C. On the floor of Common Ground there were lobbies to include junior-high and post-high. There were no strong voices for limiting YRUU to senior high youth.

D. The shift was from LRY as a membership organization that was self-determining to YRUU, which was to be a service organization.

E. Leadership on the continental level are staff, selected on application, and not elected by the grass roots. The Youth Council is the closest thing to old LRY as a democratically elected group.

F. The relationship between the YRUU Council and the UUA staff was deliberately "fudged."

G. The greatest ambiguities were the relation of youth staff to the UUA Administration and to the YRUU Council. This was never made clear; the vagueness was left to help the UUA think it was in control and the Council to think it had power.

H. YRUU Council and Steering Committee are really to provide advice so that service is given to youth programming. This was never spelled out clearly in a flow chart. LRY was to serve its members.

I. YRUU's purpose is to serve the youth and the youth programming of the denomination. Common Ground made every youth a member and no one a member.

J. Wayne believes that the tension between the UUA and the YRUU Council is inevitable and reflects the developmental tension between youth and adults.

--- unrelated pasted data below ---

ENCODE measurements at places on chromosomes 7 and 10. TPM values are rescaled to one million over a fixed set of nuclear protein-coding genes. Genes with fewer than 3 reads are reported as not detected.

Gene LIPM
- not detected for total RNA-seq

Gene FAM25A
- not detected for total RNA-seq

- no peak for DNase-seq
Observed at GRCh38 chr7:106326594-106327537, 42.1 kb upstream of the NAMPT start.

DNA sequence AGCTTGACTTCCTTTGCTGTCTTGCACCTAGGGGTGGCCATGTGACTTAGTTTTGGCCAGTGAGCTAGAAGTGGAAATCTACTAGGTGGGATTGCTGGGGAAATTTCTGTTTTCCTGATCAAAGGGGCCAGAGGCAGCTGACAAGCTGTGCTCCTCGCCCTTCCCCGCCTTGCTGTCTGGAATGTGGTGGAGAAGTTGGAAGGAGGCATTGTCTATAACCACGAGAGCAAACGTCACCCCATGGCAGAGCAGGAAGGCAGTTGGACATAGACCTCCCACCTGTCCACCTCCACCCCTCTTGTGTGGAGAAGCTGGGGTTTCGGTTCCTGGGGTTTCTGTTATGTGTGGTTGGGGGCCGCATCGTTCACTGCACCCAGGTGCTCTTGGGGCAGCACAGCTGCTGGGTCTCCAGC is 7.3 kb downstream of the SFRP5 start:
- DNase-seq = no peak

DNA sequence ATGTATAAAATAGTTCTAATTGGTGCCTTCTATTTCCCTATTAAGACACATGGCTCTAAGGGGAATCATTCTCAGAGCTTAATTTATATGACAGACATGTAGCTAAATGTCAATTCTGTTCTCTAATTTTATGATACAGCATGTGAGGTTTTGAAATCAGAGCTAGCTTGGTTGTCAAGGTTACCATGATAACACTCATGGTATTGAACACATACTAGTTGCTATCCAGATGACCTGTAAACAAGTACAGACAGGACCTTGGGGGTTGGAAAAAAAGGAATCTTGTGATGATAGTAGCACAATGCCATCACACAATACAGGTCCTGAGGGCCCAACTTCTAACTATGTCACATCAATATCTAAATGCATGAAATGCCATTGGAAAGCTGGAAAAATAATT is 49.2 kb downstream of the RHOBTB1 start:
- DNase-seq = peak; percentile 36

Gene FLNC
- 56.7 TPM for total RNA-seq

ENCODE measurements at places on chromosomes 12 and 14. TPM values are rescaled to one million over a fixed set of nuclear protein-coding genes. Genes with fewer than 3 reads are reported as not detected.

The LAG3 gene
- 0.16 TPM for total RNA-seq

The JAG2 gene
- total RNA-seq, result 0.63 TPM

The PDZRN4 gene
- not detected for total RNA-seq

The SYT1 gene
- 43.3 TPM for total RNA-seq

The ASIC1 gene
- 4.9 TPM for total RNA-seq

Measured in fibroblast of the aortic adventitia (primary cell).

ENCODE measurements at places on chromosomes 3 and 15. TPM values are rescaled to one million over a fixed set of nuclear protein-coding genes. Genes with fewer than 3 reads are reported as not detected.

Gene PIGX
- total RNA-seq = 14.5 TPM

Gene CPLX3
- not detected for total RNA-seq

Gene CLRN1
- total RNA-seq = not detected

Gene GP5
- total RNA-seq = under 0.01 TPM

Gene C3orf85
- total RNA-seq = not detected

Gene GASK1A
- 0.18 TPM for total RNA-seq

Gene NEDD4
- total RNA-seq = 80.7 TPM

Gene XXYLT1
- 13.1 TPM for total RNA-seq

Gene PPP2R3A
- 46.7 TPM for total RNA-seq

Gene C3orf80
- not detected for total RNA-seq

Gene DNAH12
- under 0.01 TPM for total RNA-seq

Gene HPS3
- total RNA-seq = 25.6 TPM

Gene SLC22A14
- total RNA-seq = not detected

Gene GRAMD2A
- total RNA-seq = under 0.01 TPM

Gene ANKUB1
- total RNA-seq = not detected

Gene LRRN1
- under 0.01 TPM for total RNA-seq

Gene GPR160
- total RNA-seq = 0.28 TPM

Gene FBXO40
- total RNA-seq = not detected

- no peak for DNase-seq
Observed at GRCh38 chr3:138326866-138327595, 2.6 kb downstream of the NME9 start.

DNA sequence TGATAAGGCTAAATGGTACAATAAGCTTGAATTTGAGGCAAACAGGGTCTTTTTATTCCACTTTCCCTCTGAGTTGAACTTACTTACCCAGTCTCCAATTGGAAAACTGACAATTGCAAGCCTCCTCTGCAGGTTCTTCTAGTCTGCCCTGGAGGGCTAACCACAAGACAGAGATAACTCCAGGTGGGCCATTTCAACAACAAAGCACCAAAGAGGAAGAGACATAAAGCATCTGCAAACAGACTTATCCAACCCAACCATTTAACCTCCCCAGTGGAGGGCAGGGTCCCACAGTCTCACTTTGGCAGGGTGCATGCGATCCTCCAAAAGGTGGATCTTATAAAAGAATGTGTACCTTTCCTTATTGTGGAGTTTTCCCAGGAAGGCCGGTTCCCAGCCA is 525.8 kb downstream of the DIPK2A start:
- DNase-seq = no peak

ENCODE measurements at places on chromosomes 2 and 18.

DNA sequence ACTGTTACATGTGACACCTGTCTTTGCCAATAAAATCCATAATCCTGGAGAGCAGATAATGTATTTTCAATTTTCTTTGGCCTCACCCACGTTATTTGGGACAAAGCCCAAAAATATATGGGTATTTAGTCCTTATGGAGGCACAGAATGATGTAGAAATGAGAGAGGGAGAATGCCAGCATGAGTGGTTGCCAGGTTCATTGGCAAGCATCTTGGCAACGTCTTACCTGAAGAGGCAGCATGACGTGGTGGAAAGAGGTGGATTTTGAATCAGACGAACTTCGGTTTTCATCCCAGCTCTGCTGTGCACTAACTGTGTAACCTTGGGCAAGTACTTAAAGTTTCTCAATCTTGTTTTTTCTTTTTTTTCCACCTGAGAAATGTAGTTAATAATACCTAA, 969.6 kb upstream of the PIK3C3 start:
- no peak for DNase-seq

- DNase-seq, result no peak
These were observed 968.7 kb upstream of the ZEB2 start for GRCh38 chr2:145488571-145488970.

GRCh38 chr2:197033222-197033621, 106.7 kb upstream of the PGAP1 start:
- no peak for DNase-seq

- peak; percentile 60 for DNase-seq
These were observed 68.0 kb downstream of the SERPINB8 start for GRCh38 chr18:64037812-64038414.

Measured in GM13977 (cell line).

K. Wayne did not expect 20-to-22-year-old youth to be so consistently elected to youth staff positions.

L. Wayne hoped that Youth Staff members would be between high- school and college-age youth 17-to- 19-year-olds.

M. Older staff of 21 to 23 years present a problem as adults because they see themselves as self-determining.

N. Wayne envisioned Youth Staff as interns who learned their job as well as sharing the good experience they brought. As such they would expect supervision by the Program Director. The original term used by Wayne was "intern," which was rejected by the Youth Staff as the years went on.

4. What should the Program Directors role be?

A. YRUU needs to continue to have a sense of itself as an organization that invites youth to move through the levels of rank, so YRUU needs to be a leadership development program.

B. YRUU saw itself as a political structure that was like a school for youth leadership. Yet the Youth Office had other programs that serve the youth of the denomination.

C. The staff person does have a responsibility to nurture YRUU, but also has lots of other responsibilities for youth. Adults at Common Ground saw no one else serving junior highers at the UUA and thought therefore that YRUU should do something.

5. Age Range- there's some more to say...

A. I don't think junior high has ever been a meaningful part of YRUU. There was never a junior high constituency of LRY.

B. Junior-high youth inclusion in YRUU was an adult concept, out of guilt and concern.